This book explores the future of doctoral research and what it means to be involved in all stages of the process, providing international insights into what’s changing, why it’s changing and how to work best with these changes. It looks at the key issues that have been thrown into sharp relief by crises such as world pandemics.

Drawing on work from outstanding authors, this book shows the ways in which the doctoral process has altered the supervisor/supervisee model and the challenges that now need to be managed, and demonstrates the importance of aligning all the stakeholders, systems and processes to ensure a successful future for doctoral education. Bringing together a range of perspectives, innovative practices and rigorous research, this book tackles topics such as:

  • how doctoral research changes in keeping with the global expansion and transformation of doctoral education programmes
  • the significant influence funding bodies – be they charities, governments, businesses or non-governmental agencies – can have on doctoral research
  • the extent to which doctoral research penetrates daily life and vice versa
  • how to encourage and embed an ethical approach to research, as well as university responses to external challenges.

Uniquely international and bringing together the many stakeholders in the research business, this book is essential reading for all doctoral supervisors, candidates and anyone involved in designing or organising research programmes for early career researchers and doctoral students.

chapter |2 pages


The global knowledge economy
ByRob Bongaardt, Anne Lee

part Part I|74 pages

Doctoral research in the changing university

chapter 1|13 pages

The changing face of doctoral education

ByKate Whittington, Sally Barnes

chapter 2|10 pages

Agency in doctoral education

Towards Graduate School cohesion and a heightened societal awareness
BySøren Bengtsen

chapter 3|12 pages

Doctoral reform for the 21st century

BySusan Porter

chapter 5|12 pages

Mind the gap

A description of US doctoral education, challenges, and the skills gap
ByMaxine P. Atkinson, Richard W. Slatta

chapter 6|12 pages

Working towards future epistemic justice

Incorporating transcultural and Indigenous knowledge systems in doctoral education
ByCatherine Manathunga, Jing Qi, Tracey Bunda, Michael Singh

part Part II|54 pages

Collaborations and funding

chapter 7|13 pages

Trust within capacity building for the development of supervision training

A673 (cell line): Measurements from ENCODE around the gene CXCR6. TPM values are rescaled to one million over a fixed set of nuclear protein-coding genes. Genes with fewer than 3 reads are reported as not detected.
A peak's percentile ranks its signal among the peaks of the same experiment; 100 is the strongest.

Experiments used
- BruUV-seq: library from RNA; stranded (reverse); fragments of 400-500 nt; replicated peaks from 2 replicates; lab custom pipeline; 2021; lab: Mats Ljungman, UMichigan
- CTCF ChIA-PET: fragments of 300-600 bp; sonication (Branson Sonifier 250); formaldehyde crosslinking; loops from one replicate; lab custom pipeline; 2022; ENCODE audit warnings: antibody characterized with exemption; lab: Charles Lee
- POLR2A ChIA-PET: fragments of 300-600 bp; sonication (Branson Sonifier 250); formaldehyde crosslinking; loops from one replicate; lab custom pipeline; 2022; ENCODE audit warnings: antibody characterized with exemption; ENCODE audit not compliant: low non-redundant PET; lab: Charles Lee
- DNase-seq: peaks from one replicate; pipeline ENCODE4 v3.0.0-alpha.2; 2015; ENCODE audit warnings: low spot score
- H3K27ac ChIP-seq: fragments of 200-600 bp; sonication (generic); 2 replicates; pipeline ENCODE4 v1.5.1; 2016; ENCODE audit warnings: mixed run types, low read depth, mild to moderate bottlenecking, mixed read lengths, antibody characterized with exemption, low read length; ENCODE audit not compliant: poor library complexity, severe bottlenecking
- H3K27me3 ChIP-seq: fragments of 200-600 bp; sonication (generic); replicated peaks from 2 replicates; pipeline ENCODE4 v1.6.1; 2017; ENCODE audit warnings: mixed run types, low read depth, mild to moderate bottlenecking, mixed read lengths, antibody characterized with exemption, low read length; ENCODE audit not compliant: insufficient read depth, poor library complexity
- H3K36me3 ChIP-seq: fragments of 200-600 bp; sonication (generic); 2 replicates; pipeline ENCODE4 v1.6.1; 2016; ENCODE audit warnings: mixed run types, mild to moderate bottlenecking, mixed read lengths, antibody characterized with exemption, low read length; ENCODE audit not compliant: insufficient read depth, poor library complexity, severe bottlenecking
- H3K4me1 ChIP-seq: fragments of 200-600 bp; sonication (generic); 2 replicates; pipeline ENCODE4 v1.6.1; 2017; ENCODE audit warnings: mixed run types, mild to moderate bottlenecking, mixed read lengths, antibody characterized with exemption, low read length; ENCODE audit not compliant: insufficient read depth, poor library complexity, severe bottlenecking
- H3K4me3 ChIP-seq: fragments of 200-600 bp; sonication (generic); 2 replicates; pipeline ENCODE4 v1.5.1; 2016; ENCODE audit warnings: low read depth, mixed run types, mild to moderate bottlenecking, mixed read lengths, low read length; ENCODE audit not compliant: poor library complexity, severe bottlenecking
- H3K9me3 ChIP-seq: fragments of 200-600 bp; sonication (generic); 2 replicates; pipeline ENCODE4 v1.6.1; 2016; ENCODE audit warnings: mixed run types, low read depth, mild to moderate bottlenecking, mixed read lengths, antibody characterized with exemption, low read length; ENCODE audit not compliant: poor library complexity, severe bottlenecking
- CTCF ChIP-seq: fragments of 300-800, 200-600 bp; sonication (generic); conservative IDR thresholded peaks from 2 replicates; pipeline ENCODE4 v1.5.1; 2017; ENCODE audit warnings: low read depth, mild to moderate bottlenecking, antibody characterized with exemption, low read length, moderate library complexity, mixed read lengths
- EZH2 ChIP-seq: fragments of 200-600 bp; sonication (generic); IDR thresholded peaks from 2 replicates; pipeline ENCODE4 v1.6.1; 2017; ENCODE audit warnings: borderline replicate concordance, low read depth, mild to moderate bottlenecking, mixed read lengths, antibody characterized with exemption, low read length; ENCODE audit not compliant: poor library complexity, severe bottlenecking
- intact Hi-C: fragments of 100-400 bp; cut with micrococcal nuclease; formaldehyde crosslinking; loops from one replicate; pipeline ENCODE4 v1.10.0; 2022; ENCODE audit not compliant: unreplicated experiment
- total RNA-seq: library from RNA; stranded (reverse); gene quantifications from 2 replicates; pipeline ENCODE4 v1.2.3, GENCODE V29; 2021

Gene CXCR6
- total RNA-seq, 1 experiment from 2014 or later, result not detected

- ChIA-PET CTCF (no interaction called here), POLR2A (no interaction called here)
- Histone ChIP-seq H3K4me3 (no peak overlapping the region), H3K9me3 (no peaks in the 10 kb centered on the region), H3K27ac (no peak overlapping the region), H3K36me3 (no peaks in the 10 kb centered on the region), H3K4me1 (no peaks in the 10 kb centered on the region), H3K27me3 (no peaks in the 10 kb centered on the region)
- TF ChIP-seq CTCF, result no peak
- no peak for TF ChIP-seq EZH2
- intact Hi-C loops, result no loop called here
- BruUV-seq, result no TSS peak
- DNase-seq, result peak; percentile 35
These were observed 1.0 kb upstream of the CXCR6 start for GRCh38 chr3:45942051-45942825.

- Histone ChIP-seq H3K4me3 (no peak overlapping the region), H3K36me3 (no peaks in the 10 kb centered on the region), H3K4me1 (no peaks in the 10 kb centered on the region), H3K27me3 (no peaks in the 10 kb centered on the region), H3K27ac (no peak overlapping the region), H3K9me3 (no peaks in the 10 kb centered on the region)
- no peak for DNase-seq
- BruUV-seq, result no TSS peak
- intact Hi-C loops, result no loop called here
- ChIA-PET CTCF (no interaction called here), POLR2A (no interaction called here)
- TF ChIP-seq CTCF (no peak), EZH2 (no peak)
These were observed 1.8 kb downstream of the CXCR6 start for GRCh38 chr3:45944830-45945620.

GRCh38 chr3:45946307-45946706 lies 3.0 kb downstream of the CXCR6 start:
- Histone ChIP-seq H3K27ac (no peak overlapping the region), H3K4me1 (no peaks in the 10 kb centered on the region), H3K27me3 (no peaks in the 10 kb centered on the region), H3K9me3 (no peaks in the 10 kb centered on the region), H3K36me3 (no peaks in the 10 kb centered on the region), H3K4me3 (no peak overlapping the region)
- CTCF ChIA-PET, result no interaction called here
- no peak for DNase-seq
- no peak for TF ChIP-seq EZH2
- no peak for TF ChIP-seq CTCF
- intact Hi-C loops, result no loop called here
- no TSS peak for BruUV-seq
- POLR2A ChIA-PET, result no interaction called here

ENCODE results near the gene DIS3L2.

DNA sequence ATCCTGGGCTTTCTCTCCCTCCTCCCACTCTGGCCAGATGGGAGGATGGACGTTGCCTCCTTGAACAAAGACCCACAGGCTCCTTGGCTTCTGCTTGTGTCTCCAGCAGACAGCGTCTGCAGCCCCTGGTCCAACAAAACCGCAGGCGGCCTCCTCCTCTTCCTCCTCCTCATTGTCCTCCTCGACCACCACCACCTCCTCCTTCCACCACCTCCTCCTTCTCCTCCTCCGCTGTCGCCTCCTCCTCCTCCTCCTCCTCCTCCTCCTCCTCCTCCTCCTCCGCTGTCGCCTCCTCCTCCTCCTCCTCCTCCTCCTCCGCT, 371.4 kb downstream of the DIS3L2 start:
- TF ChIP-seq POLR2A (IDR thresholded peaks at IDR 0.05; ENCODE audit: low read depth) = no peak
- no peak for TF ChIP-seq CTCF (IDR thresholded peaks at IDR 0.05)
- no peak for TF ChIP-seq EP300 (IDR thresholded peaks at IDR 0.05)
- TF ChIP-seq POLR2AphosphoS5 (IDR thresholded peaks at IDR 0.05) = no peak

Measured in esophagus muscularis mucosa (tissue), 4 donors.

A case study of Sweden and Mozambique
ByCecilia Almlöv, Rehana Capurchande, Francisco Januário, Lars Geschwind

chapter 8|9 pages

Identifying key factors in successful bidding for doctoral training

ByPaul Spencer, Jane Khawaja

chapter 9|9 pages

The interplay between policy and funding

ByAnne-Marie Coriat
Size: 0.89 MB

chapter 10|10 pages

Doctoral education in Norway and inter-institutional collaboration within doctoral education

A case study
ByRune Johan Krumsvik, Bård Mæland, Stein Helge Solstad

chapter 11|11 pages

Paving the way for healthy and empowering working environments

A joint action of institutes, early career researchers (ECRs) and funders
ByMathias Schroijen, Giulia Malaguarnera

part Part III|76 pages

Doctoral researchers’ perspectives

chapter 12|12 pages

Professionalising doctoral education

ByLucas Zinner, Melita Kovačević

chapter 14|16 pages

PhD candidates as informal caregivers in the Netherlands

ByJosephine Bergmans, Inge van der Weijden

chapter 15|11 pages

What makes English flow and why?

Understanding the cultural difficulties facing novice postgraduate second-language writers in English
ByKaren Ottewell

chapter 16|13 pages

Doctoral students as early career university teachers

What hinders and what helps them to embrace the essentials of good teaching?
ByGabriela Pleschová, Agnes Simon

chapter 17|12 pages

Networks as learning environments for doctoral education

ByInger Mewburn, Cally Guerin, Claire Aitchison

part Part IV|70 pages

Doctoral supervisors’ perspectives

chapter 18|15 pages

What influences how we supervise?

ByKate Whittington, Sally Barnes, Anne Lee

chapter 19|15 pages

Towards a framework for the recognition of good supervisory practice

ByStan Taylor, Karen Clegg

chapter 20|10 pages

Integration of doctoral supervisor courses in the research culture

A socio-cultural approach
ByAnders Ahlberg

chapter 21|14 pages

Action learning as means for supervisor development

ByLine Wittek, Thomas de Lange

chapter 22|14 pages

Doctoral examiners’ judgements

Do examiners agree on doctoral attributes and how important are professional and personal characteristics?
ByGillian Houston

chapter 23|15 pages

Enhancing the doctorate at ETH Zurich

Towards a new organisational culture – a qualitative data analysis of the ETH “Doctoral Supervision Symposium” 2019
ByMarion Lehner, Benno Volk, Alfredo Picariello, Antonio Togni

part Part V|61 pages

Ethics and accountability

chapter 24|12 pages

How research on ethics in doctoral supervision can inform doctoral education policy

ByErika Löfström, Kirsi Pyhältö

chapter 25|11 pages

Specialist courses in research ethics

More important now than they used to be?
ByRune Nydal

chapter 26|15 pages

Research integrity training for early career researchers

ByMargaux Kersschot, Iryna Degtyarova, Peter Novitzky

chapter 27|12 pages

Supporting students to complete their doctorate

ByRachel Spronken-Smith

chapter |9 pages


The future of doctoral research in the light of experience
ByAnne Lee, Rob Bongaardt